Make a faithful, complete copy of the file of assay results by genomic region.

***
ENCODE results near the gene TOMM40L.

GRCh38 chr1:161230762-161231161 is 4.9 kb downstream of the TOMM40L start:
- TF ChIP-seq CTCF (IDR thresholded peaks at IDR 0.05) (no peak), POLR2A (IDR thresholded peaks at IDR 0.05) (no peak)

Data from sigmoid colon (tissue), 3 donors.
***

ENCODE results near the gene TOMM40L.

GRCh38 chr1:161230762-161231161 is 4.9 kb downstream of the TOMM40L start:
- TF ChIP-seq CTCF (IDR thresholded peaks at IDR 0.05) (no peak), POLR2A (IDR thresholded peaks at IDR 0.05) (no peak)

Data from sigmoid colon (tissue), 3 donors.